The reconciliation between these two apparently contradictory narrations is that, as the first narration I cited states, Noah was the first prophet who was specifically sent to “the worlds” (all of mankind at the time), while Adam, being the first man, was a prophet in the sense of being a Mukallam or Muhaddath, meaning one to whom Allah speaks through inspiration and is referred to as a prophet in a very limited sense. The narrations about there having been 315 apostles and 124,000 prophets do not appear to be authentic, but, for the sake of argument, such narrations should be understood to mean that those tens of thousands of prophets were in fact Muhaddathun, as the Prophet Muhammad (sall Allahu alayhi wasallam) said:
لَقَدْ كَانَ فِيمَنْ كَانَ قَبْلَكُمْ مِنْ بَنِي إِسْرَائِيلَ رِجَالٌ يُكَلَّمُونَ مِنْ غَيْرِ أَنْ يَكُونُوا أَنْبِيَاءَ
“There were, before you, from among the Children of Israel, men who were spoken to (by Allah) without having been Prophets.” (Sahih al-Bukhari)


When the Prophet Muhammad (sall Allahu alayhi wasallam) was asked what a Prophet was, he answered:


أَرْسَلَنِي اللَّهُ
“I was sent by Allah” (Sahih Muslim) Indicating that a prophet is an apostle sent by Allah.

The great Prophet Moses was appointed by Allah and given a new scripture, the Torah, containing a law for the Israelites. His elder brother, Aaron, was also made into a prophet, though Allah made him subordinate to Moses and to serve as his minister (Sura 25:35). According to the so-called orthodox and mainstream theory, Aaron would not have been a Rasul (apostle) but only a Nabi, as he didn’t come with a scripture or law, but instead was subordinate to the scripture and law brought by his brother Moses. However, the holy Qur’an clearly states that the Prophet Aaron was an apostle of Allah:
فَأْتِيَاهُ فَقُولَا إِنَّا رَسُولَا رَبِّكَ۞
So go to him (Pharaoh) and say (both of you): “We are two Apostles of your Lord”
(Sura 20:47)
The Prophet Elias was likewise an Israelite prophet who was subject to the Mosaic law, yet the Qur’an refers to him as an apostle:
وَإِنَّ إِلْيَاسَ لَمِنَ الْمُرْسَلِينَ۞
And verily Elias was from among the Apostles
(Sura 37:123)
The same is true of the Prophet Jonas:
وَإِنَّ يُونُسَ لَمِنَ الْمُرْسَلِينَ۞
And verily Jonas was from among the Apostles
(Sura 37:139)
A strong proof that all prophets are necessarily apostles is the Verse:
عَالِمُ الْغَيْبِ فَلَا يُظْهِرُ عَلَىٰ غَيْبِهِ أَحَدًا۞ إِلَّا مَنِ ارْتَضَىٰ مِن رَّسُولٍ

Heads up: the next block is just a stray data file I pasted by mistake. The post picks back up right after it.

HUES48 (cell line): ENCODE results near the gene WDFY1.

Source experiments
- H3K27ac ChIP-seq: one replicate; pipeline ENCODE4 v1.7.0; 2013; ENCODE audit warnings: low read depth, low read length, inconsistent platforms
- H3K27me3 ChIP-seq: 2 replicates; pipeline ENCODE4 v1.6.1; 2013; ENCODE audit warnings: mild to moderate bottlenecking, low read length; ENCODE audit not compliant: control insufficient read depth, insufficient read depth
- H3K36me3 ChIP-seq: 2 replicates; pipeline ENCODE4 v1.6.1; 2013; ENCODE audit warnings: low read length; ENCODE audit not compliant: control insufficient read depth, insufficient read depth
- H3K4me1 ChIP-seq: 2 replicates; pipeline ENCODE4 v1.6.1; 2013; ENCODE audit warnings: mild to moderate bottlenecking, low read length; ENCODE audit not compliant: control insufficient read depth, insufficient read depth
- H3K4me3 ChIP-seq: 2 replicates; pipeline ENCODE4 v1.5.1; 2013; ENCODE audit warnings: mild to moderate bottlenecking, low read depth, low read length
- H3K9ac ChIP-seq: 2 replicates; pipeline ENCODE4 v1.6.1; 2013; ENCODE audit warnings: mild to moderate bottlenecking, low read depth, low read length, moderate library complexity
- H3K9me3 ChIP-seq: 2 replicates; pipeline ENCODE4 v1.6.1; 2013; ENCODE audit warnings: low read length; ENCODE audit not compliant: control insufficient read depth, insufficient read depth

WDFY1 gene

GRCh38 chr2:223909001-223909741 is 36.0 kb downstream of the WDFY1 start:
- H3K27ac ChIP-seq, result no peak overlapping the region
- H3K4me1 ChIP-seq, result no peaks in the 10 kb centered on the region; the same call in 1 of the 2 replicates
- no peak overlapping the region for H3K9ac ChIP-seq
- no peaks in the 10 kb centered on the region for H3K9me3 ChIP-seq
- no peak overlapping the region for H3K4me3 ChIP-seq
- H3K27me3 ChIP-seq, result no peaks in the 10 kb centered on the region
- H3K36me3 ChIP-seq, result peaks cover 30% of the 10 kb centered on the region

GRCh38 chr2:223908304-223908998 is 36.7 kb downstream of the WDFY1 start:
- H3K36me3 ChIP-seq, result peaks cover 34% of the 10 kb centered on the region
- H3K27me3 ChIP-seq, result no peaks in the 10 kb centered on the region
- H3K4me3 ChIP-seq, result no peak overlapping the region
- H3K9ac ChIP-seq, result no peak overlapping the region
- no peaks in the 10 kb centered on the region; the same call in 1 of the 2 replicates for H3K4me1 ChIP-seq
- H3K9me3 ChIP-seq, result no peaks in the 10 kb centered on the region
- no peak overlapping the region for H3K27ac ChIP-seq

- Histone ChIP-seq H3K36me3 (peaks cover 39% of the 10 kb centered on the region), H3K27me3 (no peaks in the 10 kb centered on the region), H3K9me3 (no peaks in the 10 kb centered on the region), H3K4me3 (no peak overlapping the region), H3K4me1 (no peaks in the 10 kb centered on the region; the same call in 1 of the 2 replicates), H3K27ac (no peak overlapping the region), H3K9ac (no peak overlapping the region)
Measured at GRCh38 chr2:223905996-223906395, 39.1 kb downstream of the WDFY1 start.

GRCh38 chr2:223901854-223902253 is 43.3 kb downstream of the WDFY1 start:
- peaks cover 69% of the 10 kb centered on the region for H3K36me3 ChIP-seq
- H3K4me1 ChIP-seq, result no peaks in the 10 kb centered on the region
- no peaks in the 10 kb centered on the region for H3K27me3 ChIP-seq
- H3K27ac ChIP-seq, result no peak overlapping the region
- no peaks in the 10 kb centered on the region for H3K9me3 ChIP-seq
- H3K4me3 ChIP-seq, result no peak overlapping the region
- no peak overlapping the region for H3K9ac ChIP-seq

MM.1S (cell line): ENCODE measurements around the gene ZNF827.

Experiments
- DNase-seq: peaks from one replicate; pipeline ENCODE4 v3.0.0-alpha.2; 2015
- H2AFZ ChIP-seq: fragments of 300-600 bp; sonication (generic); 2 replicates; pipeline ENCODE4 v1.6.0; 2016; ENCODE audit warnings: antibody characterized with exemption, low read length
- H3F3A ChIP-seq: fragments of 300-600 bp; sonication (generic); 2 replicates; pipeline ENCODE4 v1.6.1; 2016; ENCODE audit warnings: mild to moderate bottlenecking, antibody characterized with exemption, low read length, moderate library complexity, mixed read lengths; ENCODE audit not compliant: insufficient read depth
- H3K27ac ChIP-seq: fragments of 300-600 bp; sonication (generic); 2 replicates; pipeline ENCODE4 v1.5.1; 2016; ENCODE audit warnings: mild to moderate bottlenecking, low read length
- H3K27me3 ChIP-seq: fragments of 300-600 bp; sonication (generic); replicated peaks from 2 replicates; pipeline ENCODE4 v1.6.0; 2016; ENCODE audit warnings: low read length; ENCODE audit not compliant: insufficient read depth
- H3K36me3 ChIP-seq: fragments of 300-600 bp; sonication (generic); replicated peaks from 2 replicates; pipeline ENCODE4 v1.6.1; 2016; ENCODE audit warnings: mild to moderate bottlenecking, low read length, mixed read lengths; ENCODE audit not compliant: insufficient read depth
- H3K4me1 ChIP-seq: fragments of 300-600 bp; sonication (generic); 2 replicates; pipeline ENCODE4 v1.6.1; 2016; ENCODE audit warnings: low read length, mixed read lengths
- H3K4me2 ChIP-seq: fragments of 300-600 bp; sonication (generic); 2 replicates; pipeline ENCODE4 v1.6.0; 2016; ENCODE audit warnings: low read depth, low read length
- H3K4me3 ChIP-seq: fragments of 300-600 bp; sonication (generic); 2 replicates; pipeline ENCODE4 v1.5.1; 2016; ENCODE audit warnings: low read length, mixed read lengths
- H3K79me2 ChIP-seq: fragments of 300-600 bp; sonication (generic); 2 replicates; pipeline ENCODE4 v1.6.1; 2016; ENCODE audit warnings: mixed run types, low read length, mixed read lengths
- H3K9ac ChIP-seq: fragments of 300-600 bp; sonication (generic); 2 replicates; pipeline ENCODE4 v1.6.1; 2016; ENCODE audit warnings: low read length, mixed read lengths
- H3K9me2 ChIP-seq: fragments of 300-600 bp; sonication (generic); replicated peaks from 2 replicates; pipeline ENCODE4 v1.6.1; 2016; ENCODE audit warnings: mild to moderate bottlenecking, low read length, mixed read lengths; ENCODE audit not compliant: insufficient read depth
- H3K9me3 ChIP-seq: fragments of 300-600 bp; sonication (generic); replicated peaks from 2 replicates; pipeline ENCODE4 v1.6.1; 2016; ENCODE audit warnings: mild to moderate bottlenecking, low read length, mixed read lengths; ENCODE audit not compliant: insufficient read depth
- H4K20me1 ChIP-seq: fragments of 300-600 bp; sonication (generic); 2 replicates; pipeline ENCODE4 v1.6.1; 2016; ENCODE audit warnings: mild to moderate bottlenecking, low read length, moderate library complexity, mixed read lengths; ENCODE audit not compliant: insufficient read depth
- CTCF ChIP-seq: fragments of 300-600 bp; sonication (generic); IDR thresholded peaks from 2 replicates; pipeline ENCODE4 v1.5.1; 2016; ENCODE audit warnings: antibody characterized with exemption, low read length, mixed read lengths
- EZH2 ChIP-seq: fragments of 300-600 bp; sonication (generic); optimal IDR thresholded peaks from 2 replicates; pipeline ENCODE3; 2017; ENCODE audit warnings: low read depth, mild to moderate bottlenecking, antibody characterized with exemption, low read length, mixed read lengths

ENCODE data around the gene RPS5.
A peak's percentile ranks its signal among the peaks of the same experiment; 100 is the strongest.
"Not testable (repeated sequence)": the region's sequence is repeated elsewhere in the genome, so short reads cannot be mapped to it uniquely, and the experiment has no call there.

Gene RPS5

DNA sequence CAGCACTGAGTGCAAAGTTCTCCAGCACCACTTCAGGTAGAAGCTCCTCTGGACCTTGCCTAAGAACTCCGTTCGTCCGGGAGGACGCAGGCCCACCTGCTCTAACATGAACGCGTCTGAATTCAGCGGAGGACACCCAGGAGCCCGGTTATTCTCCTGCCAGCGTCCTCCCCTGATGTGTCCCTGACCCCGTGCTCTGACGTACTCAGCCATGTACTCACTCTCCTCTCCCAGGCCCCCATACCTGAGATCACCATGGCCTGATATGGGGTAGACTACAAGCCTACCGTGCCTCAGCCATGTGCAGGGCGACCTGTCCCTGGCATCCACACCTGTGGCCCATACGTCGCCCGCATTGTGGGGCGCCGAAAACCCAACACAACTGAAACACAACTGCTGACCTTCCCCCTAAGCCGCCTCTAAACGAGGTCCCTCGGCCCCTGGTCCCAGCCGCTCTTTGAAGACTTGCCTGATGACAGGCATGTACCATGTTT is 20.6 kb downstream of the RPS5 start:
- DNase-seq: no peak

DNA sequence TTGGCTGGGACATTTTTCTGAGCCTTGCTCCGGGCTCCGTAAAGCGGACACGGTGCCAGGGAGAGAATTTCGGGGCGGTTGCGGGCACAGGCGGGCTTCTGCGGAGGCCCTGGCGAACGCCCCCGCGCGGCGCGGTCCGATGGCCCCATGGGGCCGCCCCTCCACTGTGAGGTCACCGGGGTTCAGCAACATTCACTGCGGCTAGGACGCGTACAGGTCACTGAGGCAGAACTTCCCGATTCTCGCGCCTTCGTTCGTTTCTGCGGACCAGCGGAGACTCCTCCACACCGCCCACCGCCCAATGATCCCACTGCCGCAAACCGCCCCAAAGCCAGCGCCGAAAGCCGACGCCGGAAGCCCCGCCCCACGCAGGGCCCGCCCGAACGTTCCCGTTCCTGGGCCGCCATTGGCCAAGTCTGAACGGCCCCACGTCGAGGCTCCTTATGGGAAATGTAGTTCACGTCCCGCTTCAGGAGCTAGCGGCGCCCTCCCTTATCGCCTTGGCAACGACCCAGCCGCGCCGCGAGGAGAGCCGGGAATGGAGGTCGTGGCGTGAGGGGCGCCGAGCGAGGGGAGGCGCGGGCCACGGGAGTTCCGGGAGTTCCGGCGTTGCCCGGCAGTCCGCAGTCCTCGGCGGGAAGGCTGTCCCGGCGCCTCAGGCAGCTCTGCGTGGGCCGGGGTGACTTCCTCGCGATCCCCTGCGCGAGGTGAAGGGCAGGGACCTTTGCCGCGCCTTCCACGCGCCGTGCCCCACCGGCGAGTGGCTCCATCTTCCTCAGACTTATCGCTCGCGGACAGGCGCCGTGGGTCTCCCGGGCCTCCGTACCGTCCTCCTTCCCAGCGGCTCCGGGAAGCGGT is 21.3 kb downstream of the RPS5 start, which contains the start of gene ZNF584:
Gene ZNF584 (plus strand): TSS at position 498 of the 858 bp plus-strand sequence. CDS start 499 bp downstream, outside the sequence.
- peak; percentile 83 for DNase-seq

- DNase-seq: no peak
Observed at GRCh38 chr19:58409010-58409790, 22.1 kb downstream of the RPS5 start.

Knower of the Unseen, He does not reveal (knowledge of) His unseen to anyone.
Except (to) an Apostle He is pleased with
(Sura 72:26-27)
If the orthodox theory that not every prophet is necessarily an apostle also is to be accepted at face value, it would have to be admitted that Allah does not reveal His knowledge of the unseen to such prophets who are not also His apostles. And such an idea is absurd, since a prophet, based on the linguistic meaning, is necessarily someone who attains knowledge of the unseen through which he makes prophecies and discloses other matters of the unseen. Allah Most High discloses knowledge of the unseen to each and every prophet, and the prophet necessarily being an apostle as well, is dutibound to convey the message of Allah to his people. However, not every prophet and apostle is necessarily sent with a new law and scripture, in fact most of them are subject to the law and scripture revealed before them. While there have been hundreds and perhaps thousands and even tens of thousands of prophets throughout history, most of them were subject to a law and scripture revealed before them. Most of the prophets and apostles were raised up among the Israelites and were therefore subject to the Torah and the Mosaic law. Even those prophets to whom a scripture was revealed, such as David (to whom the Zabur was revealed) and Jesus (to whom the Evangel was revealed) were subordinate to Prophet Moses and the law of the Torah revealed to him at the holy Mount Sinai. The Prophet Muhammad (sall Allahu alayhi wasallam) was the last and final Prophet, who brought the last and final scripture (the Qur’an) containing the last and final law, or Shari’a, for all mankind until Judgment Day.